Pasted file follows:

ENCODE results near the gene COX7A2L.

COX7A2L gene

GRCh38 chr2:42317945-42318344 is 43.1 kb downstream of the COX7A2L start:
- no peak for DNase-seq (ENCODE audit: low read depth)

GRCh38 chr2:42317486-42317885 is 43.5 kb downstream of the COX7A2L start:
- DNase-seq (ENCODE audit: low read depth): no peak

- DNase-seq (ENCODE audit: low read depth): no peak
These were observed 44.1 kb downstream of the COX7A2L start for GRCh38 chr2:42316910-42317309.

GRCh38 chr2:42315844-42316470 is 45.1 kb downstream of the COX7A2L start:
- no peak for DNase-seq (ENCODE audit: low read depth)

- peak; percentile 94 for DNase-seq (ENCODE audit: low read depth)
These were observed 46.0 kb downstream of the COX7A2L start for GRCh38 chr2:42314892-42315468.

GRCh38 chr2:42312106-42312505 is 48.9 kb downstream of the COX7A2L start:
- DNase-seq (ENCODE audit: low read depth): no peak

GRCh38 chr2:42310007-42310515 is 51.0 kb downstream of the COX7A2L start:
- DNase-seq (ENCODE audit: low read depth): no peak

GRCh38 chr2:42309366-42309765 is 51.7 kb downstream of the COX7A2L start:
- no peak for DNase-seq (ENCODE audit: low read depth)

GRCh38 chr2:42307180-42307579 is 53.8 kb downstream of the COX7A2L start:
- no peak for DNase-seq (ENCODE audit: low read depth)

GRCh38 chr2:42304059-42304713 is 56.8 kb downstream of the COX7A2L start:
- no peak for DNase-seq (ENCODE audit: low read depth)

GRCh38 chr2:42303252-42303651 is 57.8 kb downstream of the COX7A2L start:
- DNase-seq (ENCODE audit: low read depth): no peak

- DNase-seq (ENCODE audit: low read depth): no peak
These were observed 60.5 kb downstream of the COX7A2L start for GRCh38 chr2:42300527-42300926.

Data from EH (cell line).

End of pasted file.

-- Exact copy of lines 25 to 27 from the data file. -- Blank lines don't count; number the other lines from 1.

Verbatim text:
- DNase-seq (ENCODE audit: low read depth): no peak
These were observed 60.5 kb downstream of the COX7A2L start for GRCh38 chr2:42300527-42300926.

Data from EH (cell line).